• by SetupWeasel (54062) on Sunday February 13, 2005 @09:54PM (#11663997) Homepage
    Here is a quote from the article.

    Games should always be considered on their individual merits, on the qualities that they offer and the accomplishments they boast. This can never be distilled into a percentage or ranking out of ten. Hold games up to examination and this evidently becomes the case. For instance, when I reviewed San Andreas I gave it a 90%+ review score. I would not on the other hand award as high a score to something like Castle of Shikigami 2 on the Gamecube though personally I feel it is the better game. It would score lower because it is less technically accomplished, far smaller in scope and offers far less variety. I still prefer it however because what it does it does extremely well and when push comes to shove I would rather play it than San Andreas. That's not to say I think it's more accomplished - I simply prefer it.

    I'd ask the writer of the article this: why the hell did you rate GTA: San Andreas better? This IS the problem with these scores. GTA gets a better score simply because the conventional wisdom says it is a more accomplished game, and NOT because the reviewer actually likes it better. He admits it in the article for all to see. Hype = high scores, and even someone who is writing an article about how the scores don't work is swayed by it.

    This is how a game like Katamari Damacy gets lost in the Half-Life 2s and Halo 2s of the world. Conventional wisdom says that a strange Japanese game with no real storyline, blocky graphics, and simple gameplay is not as "accomplished" as a sci-fi FPS. The $20 price tag alone almost screams "inferior game." But an expensive price, polished graphics, long development cycle, sweeping advertising campaign, and a big booth at E3 are not what makes a good game.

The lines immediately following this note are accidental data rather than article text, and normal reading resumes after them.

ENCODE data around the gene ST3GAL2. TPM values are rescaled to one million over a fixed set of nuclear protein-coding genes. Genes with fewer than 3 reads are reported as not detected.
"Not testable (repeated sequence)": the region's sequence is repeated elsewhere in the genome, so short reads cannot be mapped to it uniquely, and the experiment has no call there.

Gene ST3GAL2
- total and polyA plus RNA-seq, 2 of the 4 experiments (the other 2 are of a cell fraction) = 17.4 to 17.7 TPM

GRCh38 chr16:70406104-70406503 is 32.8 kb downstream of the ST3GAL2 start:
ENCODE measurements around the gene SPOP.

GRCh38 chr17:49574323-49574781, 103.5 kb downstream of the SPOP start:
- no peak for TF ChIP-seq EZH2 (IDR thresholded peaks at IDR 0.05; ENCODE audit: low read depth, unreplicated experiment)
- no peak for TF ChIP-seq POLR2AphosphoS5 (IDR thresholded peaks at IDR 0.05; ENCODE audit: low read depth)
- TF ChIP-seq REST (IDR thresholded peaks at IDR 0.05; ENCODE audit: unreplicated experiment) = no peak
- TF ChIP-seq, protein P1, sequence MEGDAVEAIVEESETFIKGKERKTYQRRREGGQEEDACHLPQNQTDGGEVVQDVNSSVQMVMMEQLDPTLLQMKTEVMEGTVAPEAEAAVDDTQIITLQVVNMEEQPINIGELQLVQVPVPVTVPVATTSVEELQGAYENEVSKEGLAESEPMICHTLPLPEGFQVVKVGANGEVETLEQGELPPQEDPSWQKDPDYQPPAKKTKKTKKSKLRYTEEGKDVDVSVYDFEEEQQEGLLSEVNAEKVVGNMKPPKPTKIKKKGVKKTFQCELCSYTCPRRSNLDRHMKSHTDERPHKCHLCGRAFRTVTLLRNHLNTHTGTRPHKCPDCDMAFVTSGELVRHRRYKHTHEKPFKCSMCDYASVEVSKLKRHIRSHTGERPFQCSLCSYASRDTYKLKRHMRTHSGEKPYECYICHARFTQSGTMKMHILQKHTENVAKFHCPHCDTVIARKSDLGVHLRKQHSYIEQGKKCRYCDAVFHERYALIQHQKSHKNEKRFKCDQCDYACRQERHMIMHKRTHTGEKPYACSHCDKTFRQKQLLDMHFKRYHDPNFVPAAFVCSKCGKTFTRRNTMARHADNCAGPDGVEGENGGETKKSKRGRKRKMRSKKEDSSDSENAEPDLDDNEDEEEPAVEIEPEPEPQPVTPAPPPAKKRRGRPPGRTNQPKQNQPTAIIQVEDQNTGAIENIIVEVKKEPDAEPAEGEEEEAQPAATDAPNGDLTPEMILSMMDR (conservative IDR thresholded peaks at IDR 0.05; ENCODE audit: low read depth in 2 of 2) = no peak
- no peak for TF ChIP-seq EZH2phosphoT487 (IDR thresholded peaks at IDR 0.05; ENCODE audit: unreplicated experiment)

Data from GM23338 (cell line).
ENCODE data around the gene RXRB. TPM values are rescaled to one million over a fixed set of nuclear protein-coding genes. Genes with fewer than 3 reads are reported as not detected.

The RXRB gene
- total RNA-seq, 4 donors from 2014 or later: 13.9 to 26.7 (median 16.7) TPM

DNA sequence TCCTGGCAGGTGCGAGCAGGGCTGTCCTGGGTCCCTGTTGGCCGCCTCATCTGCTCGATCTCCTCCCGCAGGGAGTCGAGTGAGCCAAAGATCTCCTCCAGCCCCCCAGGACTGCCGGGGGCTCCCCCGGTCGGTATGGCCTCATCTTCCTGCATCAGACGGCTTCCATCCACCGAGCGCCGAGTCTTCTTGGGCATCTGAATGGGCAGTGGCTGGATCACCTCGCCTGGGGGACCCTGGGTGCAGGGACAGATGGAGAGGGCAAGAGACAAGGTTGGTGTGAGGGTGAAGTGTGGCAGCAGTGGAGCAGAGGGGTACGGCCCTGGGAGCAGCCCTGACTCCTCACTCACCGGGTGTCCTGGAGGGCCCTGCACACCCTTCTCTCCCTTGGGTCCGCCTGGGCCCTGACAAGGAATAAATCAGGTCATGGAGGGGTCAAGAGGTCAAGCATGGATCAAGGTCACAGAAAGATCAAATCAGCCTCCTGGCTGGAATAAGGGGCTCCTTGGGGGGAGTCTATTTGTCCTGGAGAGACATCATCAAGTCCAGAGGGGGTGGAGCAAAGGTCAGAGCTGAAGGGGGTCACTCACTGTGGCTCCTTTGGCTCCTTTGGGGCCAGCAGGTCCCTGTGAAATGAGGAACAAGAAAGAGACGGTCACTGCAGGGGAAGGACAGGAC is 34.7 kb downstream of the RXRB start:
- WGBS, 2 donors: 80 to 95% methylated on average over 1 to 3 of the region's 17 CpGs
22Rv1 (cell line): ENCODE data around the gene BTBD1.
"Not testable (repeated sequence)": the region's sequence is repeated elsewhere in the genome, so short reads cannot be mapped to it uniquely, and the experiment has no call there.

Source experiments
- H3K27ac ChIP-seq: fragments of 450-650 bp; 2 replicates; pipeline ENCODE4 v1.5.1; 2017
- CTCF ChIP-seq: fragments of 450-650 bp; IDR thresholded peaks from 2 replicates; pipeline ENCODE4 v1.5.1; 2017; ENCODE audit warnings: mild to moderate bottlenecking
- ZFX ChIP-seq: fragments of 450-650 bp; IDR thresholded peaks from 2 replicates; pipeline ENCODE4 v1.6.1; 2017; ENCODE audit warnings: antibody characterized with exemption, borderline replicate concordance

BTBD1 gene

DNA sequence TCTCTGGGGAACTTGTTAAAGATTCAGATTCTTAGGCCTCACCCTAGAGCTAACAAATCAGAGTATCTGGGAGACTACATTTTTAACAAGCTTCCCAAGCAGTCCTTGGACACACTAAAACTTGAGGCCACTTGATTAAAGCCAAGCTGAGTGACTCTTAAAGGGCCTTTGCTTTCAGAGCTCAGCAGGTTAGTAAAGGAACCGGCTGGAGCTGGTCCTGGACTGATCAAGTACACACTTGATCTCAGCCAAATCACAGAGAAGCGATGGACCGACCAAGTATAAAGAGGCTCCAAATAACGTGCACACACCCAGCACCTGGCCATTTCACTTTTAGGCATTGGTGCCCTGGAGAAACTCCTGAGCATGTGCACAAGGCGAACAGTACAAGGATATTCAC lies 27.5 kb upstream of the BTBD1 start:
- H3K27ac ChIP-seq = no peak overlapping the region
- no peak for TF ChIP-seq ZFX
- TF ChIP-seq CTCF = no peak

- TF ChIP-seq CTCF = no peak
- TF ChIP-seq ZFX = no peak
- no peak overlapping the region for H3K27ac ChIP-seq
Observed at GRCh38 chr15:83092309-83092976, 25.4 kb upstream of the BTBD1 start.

• Saying that Katamari Damarcy got lost is nuts. Katamari Damarcy is the most hyped up 'sleeper' of the year. You can read about it everywhere.

      Not saying it isn't a good game, but it sure as heck isn't 'lost.'
      • One thing to keep in mind is that most of us here aren't "average" gamers. Hell, I develop games for a living so I'm automatically disqualified. Now, Katamari Damacy is well-known to the hardcore gamer crowd, but it doesn't really have mindshare with the more mainstream audience. However, a game like Half-Life 2 or Doom 3 are going to be covered in mainstream magazines. (One could argue this has more to do with the "realistic graphics" being more interesting to the average person than trippy Japanese ga
    • It's possible he rates GTA:SA higher because even though he prefers playing GS2 *now*, he knows that with GTA:SA's larger "scope" and greater "variety", it has a much better staying power in terms of keeping him entertained. So GS2 might burn out quickly, while GTA:SA could be considered the better value overall.

      Just a possibility, I haven't played either game.
      • What I am saying is that there are concepts of "scope" and "variety" that do not necessarily make a great game. I think we can all agree that Asteroids is far superior to Daikatana although Daikatana has far more "scope" and "variety."

        I actually haven't played GTA:SA or GS2, but I can say that the review should be based on what the reviewer prefers. He said that he prefers GS2, so it should have gotten a higher score from him. Rewiews are too much about what the rewiewer thinks we will feel about a game. I
  • by UserChrisCanter4 (464072) on Sunday February 13, 2005 @10:02PM (#11664041)
    As a teacher, I frequently deal with student complaints about why a particular paper was a "C" or "B" paper. "Because," I'll answer them, "your paper was merely average. It fulfilled the requirements of the assignment, but did nothing more."